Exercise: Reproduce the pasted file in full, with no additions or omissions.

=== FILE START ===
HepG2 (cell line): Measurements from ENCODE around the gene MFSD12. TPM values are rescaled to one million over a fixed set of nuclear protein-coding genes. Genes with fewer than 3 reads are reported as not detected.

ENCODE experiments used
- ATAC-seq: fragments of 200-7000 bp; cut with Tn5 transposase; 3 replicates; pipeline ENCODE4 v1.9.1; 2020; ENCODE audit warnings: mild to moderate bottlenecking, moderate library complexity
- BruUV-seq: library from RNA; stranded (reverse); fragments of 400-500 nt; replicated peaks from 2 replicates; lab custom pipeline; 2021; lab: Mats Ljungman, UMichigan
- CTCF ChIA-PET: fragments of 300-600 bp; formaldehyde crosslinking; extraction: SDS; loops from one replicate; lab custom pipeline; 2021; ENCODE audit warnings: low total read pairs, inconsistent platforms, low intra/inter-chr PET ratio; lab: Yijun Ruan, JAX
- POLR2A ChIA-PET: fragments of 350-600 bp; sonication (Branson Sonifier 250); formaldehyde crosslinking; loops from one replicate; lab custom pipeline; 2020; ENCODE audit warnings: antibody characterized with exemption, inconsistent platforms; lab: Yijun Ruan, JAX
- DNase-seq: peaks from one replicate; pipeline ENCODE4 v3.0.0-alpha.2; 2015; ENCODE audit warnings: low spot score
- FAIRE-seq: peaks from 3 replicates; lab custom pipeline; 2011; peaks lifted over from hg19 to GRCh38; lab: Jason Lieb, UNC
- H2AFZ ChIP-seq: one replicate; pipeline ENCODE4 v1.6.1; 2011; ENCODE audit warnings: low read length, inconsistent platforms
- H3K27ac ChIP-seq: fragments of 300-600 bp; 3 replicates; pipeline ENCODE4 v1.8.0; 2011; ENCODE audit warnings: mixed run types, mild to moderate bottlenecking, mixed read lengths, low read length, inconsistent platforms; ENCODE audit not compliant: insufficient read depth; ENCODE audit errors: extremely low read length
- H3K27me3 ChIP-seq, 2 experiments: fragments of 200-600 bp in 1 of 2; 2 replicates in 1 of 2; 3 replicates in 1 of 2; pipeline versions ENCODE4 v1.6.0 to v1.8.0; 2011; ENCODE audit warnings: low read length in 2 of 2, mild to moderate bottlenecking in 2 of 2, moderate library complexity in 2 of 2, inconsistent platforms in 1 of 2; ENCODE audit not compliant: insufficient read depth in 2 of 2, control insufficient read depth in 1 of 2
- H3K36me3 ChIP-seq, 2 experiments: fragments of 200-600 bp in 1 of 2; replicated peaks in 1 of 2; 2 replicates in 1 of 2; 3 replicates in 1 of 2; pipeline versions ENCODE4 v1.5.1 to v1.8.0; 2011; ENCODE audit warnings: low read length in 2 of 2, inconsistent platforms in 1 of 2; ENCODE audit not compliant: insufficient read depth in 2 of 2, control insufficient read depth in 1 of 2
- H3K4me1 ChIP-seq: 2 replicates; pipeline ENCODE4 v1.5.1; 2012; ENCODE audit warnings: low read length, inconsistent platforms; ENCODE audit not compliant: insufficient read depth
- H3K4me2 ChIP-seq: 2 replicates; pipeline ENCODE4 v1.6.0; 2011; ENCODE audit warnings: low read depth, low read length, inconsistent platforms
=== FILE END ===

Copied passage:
HepG2 (cell line): Measurements from ENCODE around the gene MFSD12. TPM values are rescaled to one million over a fixed set of nuclear protein-coding genes. Genes with fewer than 3 reads are reported as not detected.

ENCODE experiments used
- ATAC-seq: fragments of 200-7000 bp; cut with Tn5 transposase; 3 replicates; pipeline ENCODE4 v1.9.1; 2020; ENCODE audit warnings: mild to moderate bottlenecking, moderate library complexity
- BruUV-seq: library from RNA; stranded (reverse); fragments of 400-500 nt; replicated peaks from 2 replicates; lab custom pipeline; 2021; lab: Mats Ljungman, UMichigan
- CTCF ChIA-PET: fragments of 300-600 bp; formaldehyde crosslinking; extraction: SDS; loops from one replicate; lab custom pipeline; 2021; ENCODE audit warnings: low total read pairs, inconsistent platforms, low intra/inter-chr PET ratio; lab: Yijun Ruan, JAX
- POLR2A ChIA-PET: fragments of 350-600 bp; sonication (Branson Sonifier 250); formaldehyde crosslinking; loops from one replicate; lab custom pipeline; 2020; ENCODE audit warnings: antibody characterized with exemption, inconsistent platforms; lab: Yijun Ruan, JAX
- DNase-seq: peaks from one replicate; pipeline ENCODE4 v3.0.0-alpha.2; 2015; ENCODE audit warnings: low spot score
- FAIRE-seq: peaks from 3 replicates; lab custom pipeline; 2011; peaks lifted over from hg19 to GRCh38; lab: Jason Lieb, UNC
- H2AFZ ChIP-seq: one replicate; pipeline ENCODE4 v1.6.1; 2011; ENCODE audit warnings: low read length, inconsistent platforms
- H3K27ac ChIP-seq: fragments of 300-600 bp; 3 replicates; pipeline ENCODE4 v1.8.0; 2011; ENCODE audit warnings: mixed run types, mild to moderate bottlenecking, mixed read lengths, low read length, inconsistent platforms; ENCODE audit not compliant: insufficient read depth; ENCODE audit errors: extremely low read length
- H3K27me3 ChIP-seq, 2 experiments: fragments of 200-600 bp in 1 of 2; 2 replicates in 1 of 2; 3 replicates in 1 of 2; pipeline versions ENCODE4 v1.6.0 to v1.8.0; 2011; ENCODE audit warnings: low read length in 2 of 2, mild to moderate bottlenecking in 2 of 2, moderate library complexity in 2 of 2, inconsistent platforms in 1 of 2; ENCODE audit not compliant: insufficient read depth in 2 of 2, control insufficient read depth in 1 of 2
- H3K36me3 ChIP-seq, 2 experiments: fragments of 200-600 bp in 1 of 2; replicated peaks in 1 of 2; 2 replicates in 1 of 2; 3 replicates in 1 of 2; pipeline versions ENCODE4 v1.5.1 to v1.8.0; 2011; ENCODE audit warnings: low read length in 2 of 2, inconsistent platforms in 1 of 2; ENCODE audit not compliant: insufficient read depth in 2 of 2, control insufficient read depth in 1 of 2
- H3K4me1 ChIP-seq: 2 replicates; pipeline ENCODE4 v1.5.1; 2012; ENCODE audit warnings: low read length, inconsistent platforms; ENCODE audit not compliant: insufficient read depth
- H3K4me2 ChIP-seq: 2 replicates; pipeline ENCODE4 v1.6.0; 2011; ENCODE audit warnings: low read depth, low read length, inconsistent platforms